The first group is your wallet money. In this you keep enough money to make any purchases for the day and fill it up with stupid stuff (newspaper clippings, library cards, and other “trash paper”). Consider this your “mugging wallet”- If by some chance they do decide to roll you, you won�t lose all of your money and a little bit of cash will probably stave off more harassment or a beating for �having nothing.� Showing some non-aggressive concern over the loss of your “life savings” may convince them from making you empty the rest of your pockets (then again, it might not).

The second group is, of course, the rest of your savings. If you insist on keeping it with you at all times then DON�T just put it in your pocket. You should try something along the lines of a money belt or a wrist & ankle wallet (worn around the knee or above the elbow) under your clothes. What I did was to turn my coat inside out and, with some scrap cloth, a couple snaps, and a sewing kit, I made a pocket in the lining of the sleeve a few inches above the elbow. Since my coat was always with me, so was my money. Put your cash in a small ziploc (in case you�re caught out in the rain) and change your small bills to larger ones so it�s less bulky. When you need to take out some spending cash make sure you are isolated and no one can see you do it.


If anybody got the feeling from reading what I posted about places for shelter that maybe I was being a little bit paranoid – I was. You are at your most vulnerable when you are sleeping and I found that living on the streets can take its toll on your body causing you to go into a deeper sleep rather than a lighter one. Too much malnutrition and exhaustion can find you waking up to find all of your possessions gone (and maybe you won�t wake up at all�).

Keeping this in mind, you would do well to find an isolated (secret) spot to sleep away from any pedestrian traffic or other homeless people. If you are staying in one place for more than a day, ensure that your gear is well hidden so you don�t have to lug everything around with you when you�re out and about and just in case someone stumbles across your sleep hole while you are away.



When to defend yourself is a judgment call for each individual. There were times when I felt it more prudent to run away or let myself be roughed up and rolled than to whip out a weapon and have at it. It was usually pretty obvious who was looking to just harass me and who was threatening my life.

Firearms – For just about everybody reading this, I’m sure that first pick will be a firearm� But if you find yourself in a homeless situation you may find yourself without one in the beginning (or may lose/ have to ditch it in the course of your experience). In an inner city setting, getting firearms isn�t much of a problem if you�ve got the cash. Myself, I found it more convenient to buy the ammunition and make “zip” guns- reasoning being that if I had to use the weapon I could ditch it, not lose a substantial investment, and make another one later. The ones I made were for 22�s, 410�s and 12ga.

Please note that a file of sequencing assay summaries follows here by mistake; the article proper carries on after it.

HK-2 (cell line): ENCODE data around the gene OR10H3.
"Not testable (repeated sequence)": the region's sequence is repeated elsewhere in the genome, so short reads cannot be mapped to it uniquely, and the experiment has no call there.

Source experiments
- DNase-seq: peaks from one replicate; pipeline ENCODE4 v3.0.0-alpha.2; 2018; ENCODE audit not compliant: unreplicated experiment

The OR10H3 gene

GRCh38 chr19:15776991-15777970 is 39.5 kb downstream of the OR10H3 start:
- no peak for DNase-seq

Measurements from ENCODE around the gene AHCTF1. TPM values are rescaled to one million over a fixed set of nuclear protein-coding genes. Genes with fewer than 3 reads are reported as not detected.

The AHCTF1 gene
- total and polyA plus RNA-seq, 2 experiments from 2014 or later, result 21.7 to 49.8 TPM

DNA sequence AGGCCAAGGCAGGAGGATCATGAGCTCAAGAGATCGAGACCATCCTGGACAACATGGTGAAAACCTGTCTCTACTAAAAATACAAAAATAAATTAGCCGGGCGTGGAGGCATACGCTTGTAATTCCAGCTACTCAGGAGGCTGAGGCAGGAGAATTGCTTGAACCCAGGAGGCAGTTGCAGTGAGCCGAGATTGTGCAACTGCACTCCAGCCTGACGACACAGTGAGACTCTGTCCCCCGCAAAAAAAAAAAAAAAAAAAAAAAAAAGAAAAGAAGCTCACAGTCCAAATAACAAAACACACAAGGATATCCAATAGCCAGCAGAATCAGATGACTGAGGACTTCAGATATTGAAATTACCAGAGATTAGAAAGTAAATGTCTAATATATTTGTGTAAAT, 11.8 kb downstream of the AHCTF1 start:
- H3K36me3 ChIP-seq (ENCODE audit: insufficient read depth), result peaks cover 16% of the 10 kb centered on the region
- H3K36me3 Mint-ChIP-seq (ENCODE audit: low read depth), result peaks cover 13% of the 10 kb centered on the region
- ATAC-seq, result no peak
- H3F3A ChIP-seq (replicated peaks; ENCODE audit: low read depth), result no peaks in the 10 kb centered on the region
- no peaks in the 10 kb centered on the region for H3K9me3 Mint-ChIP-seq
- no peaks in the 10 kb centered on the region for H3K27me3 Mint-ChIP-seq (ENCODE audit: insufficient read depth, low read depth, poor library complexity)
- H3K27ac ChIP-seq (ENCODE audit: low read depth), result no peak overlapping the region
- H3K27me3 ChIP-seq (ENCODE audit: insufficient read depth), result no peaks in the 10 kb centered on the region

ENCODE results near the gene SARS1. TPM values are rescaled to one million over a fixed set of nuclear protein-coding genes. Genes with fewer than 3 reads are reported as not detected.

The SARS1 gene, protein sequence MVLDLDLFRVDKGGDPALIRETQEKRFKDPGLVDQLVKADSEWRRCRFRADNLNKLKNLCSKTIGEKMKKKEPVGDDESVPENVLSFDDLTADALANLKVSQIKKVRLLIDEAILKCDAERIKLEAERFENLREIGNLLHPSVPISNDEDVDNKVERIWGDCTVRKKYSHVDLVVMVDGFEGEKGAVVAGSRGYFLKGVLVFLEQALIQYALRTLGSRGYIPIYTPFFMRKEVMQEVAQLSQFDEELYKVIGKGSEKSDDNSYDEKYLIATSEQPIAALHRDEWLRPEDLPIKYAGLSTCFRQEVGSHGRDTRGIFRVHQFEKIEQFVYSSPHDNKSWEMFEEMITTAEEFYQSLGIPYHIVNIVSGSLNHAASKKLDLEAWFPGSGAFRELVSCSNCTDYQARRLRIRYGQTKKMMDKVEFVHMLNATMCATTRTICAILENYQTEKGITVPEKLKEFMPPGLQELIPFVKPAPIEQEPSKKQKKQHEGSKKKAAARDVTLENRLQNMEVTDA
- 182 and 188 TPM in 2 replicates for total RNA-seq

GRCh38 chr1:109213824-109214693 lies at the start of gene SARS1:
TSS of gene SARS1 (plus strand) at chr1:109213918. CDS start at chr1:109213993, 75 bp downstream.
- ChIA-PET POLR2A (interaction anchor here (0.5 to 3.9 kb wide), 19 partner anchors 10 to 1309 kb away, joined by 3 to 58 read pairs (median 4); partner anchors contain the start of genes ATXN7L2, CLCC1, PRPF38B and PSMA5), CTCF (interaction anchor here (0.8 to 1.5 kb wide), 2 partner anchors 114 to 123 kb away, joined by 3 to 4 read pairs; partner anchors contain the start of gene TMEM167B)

I only carried these when in the large cities where my chances for being stopped and searched were pretty slim, and if you choose to carry a firearm (of any kind) only you will be able to weigh the risks involved with having and using it. I never carried one where my presence as a homeless person would warrant attention from the police.

Knives – Another one that should go without saying. Whether for defense or not, everyone should have a good knife. A good lock blade or small fixed blade doesn�t matter as long as you�ve got at least one. Even kitchen knives will do in a pinch as long as you understand their limitations. I�ve seen homemade knives made from tin & sheet metal and mild steel which performed knife functions quite well in a pinch. Only “problems” I saw with them was they bent easily and needed frequent sharpening.

Miscellaneous Weapons

There are other weapons that can be used to defend yourself and below is a partial list that I have carried or seen carried by others;

Clubs/batons – Lengths of plumbing pipe (12-18 in) or wood. Cut down baseball bats stuffed up a coat sleeve (about the length of your forearm and hand- with your hands in your pockets it stays in place and if needed pull your hands out and let it slip right out into your grasp). When you get right down to it there is an endless list of items that can be used as expedient clubs – look around you�

Saps – Put one sock inside another and fill it with your choice of stuff like rocks, or the loose change you collect of the street – then tie a knot in it to keep it all in the end. One bum I knew kept a hammerhead in the socks, rolled it up and kept it in his pocket. He could have it out, unrolled, and bouncing off his targets� head before the creep knew what hit �em.